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A reluctance to make any changes to a validated or compendial method is common, and often well founded.
As I write this instalment of "LC Troubleshooting", I have just completed teaching a series of liquid chromatography (LC) method development classes to pharmaceutical scientists in India. As a parting gift, my host gave me a copy of Thomas Friedman's The World is Flat.1 One central theme of this book is that the technology and skills for the science and information technology sectors are available around the world and are no longer the exclusive domain of the US and Western Europe. If I had any doubts before my trip about the technical expertise of the Indian pharmaceutical companies, I certainly have discarded them as a result of many conversations with Indian chromatographers over the last two weeks. I also reconfirmed my strong belief that LC problems have no respect for company or national boundaries. So this month's "LC Troubleshooting" column discusses some of the LC problems brought up by my Indian colleagues.
One question that often arose related to the determination of peak purity. When looking at force-degraded samples, impurity assays, drugs in biological fluids, trace environmental contaminants and other methods in which small peaks often occur in the presence of large ones, the purity of a given peak can be in question. This, of course, is the challenge of LC method development — to separate the compounds of interest from potentially interfering peaks. The problem is especially challenging in the case of stability-indicating methods, which require the reporting of all peaks ≥0.05% of the area of the active pharmaceutical ingredient (API).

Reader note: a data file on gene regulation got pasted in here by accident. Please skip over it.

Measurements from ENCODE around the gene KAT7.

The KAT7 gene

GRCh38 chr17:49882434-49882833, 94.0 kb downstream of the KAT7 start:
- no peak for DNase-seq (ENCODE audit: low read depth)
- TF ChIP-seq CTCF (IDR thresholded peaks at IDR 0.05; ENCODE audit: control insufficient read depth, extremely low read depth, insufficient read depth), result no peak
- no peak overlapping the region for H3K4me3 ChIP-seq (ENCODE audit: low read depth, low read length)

There are detection tools that can help assess peak purity. One that is advertised widely is the use of diode-array UV detection (DAD). Software algorithms for diode-array detectors are designed to measure changes in the UV spectra across the peak and report these as some kind of peak purity number. Although I have seen convincing scientific papers and application notes supporting the validity of this technique, I agree with most users that the dependability of such techniques with real samples is sadly lacking. This is because of several factors. Spectral ratioing can work when the minor peak is large enough, but at <<1% area ratios, the minor peak is hard to distinguish from the major one because of baseline noise, peak tailing and the likely similarity in spectral characteristics of the closely eluted compounds of similar molecular structure.
Mass spectrometry (MS) detection can be a powerful tool to help determine peak purity, but it is by no means a magic bullet. Again, background noise and spectral similarity or ion suppression can reduce the quality of information obtained from MS detection.
We must remember that, as much as we would like to think otherwise, it is impossible to prove that a given peak is pure — we can only prove that a peak is not pure. So we should perform enough experiments or measurements to give ourselves sufficient confidence from a scientific standpoint that no impurities are present. This can include trying additional mobile or stationary phases, different detectors or other analytical techniques. Our report of these studies should be sufficiently convincing that our fellow scientists and regulatory auditors come to the same conclusions as we do.